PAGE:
HSBC Turkey Sale to ING Said to Stall on Market, Political Risks

ING Groep NV’s talks to buy the Turkish unit of HSBC Holdings Plc have stalled amid political and market turmoil, according to people with knowledge of the matter.

ING, which had been on track to announce the acquisition of HSBC’s unprofitable Turkish division by the end of August, may need one or two more months to reach an agreement, said the people, who asked not to be identified because talks are private. The discussions could fall apart and HSBC is still talking with other potential buyers while maintaining negotiations with ING, three people said.

HSBC, based in London, is seeking a buyer for its business in Turkey to cut costs, after agreeing to sell its Brazil unit for $5.2 billion in cash last month. War on Turkey’s borders and inconclusive general elections have compounded the effects of a global emerging markets rout. The country’s currency has dropped 21 percent this year while banking stocks have lost almost 40 percent of their value in dollar terms.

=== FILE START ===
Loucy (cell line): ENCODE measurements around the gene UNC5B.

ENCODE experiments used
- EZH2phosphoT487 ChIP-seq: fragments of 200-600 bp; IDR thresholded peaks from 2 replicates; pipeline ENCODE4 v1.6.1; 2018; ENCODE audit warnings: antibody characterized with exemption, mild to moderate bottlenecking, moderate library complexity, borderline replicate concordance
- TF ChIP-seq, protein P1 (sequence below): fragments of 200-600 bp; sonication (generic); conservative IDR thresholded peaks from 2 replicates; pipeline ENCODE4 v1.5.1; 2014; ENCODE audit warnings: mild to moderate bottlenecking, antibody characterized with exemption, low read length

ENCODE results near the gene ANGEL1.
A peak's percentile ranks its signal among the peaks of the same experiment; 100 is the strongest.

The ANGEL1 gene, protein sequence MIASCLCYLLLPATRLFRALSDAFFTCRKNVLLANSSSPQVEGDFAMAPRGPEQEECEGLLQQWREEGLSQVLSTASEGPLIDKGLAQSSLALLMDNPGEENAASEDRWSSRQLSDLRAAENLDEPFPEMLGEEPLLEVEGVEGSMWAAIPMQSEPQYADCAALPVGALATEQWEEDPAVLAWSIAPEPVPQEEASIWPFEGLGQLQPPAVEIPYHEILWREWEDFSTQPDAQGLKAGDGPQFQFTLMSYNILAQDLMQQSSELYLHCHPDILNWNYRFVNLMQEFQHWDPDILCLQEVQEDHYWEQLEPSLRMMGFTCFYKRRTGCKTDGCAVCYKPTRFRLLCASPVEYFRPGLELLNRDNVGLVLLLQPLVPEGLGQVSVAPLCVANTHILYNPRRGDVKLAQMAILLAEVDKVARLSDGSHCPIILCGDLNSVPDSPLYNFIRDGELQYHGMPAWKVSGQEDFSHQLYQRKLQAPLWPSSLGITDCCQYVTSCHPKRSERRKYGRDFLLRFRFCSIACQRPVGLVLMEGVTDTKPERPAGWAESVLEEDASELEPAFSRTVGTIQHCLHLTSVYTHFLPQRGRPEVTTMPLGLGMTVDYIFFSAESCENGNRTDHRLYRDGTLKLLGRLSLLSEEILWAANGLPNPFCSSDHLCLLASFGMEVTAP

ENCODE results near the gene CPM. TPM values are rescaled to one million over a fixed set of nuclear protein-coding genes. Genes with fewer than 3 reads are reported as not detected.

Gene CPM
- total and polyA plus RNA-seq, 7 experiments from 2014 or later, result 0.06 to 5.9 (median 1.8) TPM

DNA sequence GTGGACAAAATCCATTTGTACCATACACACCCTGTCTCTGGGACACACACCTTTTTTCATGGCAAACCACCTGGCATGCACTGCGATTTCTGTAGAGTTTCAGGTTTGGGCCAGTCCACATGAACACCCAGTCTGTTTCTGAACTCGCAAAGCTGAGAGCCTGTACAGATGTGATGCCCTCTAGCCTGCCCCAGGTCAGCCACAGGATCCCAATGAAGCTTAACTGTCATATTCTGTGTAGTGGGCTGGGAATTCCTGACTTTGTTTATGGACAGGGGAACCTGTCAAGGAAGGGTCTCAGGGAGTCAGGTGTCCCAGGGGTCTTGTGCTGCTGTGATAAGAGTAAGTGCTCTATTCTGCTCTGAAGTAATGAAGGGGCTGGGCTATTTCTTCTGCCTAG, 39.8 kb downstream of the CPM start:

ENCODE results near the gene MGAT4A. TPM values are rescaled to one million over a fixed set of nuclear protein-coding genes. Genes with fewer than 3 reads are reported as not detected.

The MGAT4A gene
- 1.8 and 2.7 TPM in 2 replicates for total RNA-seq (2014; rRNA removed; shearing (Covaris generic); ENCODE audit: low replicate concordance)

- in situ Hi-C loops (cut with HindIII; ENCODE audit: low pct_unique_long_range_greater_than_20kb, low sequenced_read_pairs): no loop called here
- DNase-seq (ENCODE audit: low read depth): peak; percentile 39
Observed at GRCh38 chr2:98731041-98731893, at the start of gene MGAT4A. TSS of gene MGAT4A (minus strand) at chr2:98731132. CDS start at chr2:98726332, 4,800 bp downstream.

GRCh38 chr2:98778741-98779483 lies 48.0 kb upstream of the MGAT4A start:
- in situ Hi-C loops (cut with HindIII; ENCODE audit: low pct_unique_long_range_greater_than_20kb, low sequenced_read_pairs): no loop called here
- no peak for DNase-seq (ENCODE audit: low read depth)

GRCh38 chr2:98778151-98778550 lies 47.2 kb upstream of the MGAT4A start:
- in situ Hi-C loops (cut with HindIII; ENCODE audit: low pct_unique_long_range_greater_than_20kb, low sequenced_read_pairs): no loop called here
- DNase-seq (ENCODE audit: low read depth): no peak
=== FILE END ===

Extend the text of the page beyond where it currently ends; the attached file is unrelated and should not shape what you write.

The country’s finance minister has warned that political instability is putting the economic accomplishments of the last 13 years at risk.

Adding to the sale’s hurdles is a court ruling on Turkey’s seizure of a lender that HSBC subsequently purchased from the government, Milliyet newspaper reported in July. The European Court of Human Rights ruled that Turkey should compensate former shareholders of Demirbank, a decision that has made ING cautious, Milliyet said.

Raymond Vermeulen, an ING spokesman, declined to comment on the acquisition plans. An HSBC official said the bank has no comment on the sale process.

Before it's here, it's on the Bloomberg Terminal. LEARN MORE